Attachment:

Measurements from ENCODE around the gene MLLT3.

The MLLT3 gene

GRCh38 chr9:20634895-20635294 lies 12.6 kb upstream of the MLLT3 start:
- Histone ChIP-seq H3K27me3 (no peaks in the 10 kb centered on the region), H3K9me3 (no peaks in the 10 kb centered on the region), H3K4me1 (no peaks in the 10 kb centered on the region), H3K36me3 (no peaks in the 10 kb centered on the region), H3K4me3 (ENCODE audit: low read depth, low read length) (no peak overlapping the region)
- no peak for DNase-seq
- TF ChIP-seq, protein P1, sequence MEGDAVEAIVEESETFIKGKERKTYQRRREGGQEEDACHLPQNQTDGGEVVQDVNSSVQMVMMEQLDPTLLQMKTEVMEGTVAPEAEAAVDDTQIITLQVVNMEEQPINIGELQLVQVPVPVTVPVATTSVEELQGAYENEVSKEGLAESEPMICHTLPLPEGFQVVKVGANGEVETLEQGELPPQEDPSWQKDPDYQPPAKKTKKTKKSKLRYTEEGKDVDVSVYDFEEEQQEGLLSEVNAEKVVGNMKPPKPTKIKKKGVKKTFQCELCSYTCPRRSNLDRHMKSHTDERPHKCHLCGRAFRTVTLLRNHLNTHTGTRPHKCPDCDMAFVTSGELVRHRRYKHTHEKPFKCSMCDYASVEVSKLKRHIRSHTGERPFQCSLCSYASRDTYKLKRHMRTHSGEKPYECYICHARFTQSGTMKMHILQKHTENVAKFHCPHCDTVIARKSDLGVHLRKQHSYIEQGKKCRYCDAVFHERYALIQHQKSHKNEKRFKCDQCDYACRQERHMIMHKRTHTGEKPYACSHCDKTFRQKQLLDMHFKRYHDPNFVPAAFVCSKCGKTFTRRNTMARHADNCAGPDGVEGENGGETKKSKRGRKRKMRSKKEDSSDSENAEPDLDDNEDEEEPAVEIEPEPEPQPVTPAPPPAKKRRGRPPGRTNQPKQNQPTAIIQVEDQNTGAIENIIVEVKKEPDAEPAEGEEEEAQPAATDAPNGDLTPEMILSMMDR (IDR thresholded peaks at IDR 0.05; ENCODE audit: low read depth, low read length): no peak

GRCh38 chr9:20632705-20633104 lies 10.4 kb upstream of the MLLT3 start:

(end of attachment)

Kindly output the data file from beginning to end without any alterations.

Measurements from ENCODE around the gene MLLT3.

The MLLT3 gene

GRCh38 chr9:20634895-20635294 lies 12.6 kb upstream of the MLLT3 start:
- Histone ChIP-seq H3K27me3 (no peaks in the 10 kb centered on the region), H3K9me3 (no peaks in the 10 kb centered on the region), H3K4me1 (no peaks in the 10 kb centered on the region), H3K36me3 (no peaks in the 10 kb centered on the region), H3K4me3 (ENCODE audit: low read depth, low read length) (no peak overlapping the region)
- no peak for DNase-seq
- TF ChIP-seq, protein P1, sequence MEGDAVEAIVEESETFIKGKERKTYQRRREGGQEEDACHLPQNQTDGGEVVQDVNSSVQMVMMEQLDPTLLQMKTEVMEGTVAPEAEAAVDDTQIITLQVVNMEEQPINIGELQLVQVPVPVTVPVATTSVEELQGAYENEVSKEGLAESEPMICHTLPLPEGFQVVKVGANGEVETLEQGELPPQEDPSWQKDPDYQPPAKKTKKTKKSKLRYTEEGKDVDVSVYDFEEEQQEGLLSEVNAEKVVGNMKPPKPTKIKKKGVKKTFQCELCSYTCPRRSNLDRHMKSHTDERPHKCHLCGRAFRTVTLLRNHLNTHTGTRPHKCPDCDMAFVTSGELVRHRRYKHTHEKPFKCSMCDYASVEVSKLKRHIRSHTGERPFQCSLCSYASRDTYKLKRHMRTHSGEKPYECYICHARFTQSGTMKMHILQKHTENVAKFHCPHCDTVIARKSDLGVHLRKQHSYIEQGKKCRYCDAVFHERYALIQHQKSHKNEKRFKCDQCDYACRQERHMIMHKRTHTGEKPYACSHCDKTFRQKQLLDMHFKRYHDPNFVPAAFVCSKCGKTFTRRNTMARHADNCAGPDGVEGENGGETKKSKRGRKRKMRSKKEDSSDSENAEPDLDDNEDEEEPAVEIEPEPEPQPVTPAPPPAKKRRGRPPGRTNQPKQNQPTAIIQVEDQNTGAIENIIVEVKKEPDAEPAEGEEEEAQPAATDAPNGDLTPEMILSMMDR (IDR thresholded peaks at IDR 0.05; ENCODE audit: low read depth, low read length): no peak

GRCh38 chr9:20632705-20633104 lies 10.4 kb upstream of the MLLT3 start: